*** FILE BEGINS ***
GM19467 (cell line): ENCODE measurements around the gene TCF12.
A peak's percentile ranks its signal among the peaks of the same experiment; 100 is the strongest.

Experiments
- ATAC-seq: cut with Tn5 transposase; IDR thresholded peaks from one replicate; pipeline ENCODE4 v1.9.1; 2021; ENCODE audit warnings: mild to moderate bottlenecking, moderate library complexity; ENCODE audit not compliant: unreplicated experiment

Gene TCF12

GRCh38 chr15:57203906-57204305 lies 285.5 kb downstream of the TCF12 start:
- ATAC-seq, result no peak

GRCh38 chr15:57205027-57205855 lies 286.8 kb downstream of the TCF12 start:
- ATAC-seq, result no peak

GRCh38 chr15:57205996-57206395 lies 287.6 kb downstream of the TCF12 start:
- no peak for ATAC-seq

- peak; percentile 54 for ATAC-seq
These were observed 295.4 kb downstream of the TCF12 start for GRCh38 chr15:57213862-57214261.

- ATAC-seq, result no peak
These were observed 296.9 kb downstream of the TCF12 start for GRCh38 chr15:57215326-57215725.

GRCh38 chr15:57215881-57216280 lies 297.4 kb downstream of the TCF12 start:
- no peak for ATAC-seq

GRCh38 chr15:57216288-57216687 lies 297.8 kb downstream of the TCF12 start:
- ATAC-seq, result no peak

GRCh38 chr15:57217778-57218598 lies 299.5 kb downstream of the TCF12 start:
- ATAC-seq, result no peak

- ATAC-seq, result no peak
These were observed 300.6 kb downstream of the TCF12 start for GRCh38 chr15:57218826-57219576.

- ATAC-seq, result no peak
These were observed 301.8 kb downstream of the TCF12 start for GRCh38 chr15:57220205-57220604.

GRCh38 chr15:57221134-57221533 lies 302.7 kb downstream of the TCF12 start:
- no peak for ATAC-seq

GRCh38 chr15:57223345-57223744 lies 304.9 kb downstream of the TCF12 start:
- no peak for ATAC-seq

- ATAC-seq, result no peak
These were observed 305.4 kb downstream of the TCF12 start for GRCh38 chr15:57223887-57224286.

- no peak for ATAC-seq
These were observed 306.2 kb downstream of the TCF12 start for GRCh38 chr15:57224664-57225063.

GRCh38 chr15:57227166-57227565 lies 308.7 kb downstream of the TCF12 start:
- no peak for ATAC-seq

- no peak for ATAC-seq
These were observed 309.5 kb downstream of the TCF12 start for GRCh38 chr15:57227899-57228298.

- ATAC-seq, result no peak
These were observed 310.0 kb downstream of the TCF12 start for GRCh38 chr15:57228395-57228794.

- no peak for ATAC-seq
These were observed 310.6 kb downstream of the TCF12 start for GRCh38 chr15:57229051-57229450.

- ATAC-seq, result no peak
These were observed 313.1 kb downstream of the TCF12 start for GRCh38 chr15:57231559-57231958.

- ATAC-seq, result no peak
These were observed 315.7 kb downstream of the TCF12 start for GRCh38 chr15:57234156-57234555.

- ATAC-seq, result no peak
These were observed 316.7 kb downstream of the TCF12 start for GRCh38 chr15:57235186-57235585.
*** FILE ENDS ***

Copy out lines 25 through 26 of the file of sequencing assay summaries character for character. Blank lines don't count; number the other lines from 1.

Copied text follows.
These were observed 301.8 kb downstream of the TCF12 start for GRCh38 chr15:57220205-57220604.

GRCh38 chr15:57221134-57221533 lies 302.7 kb downstream of the TCF12 start: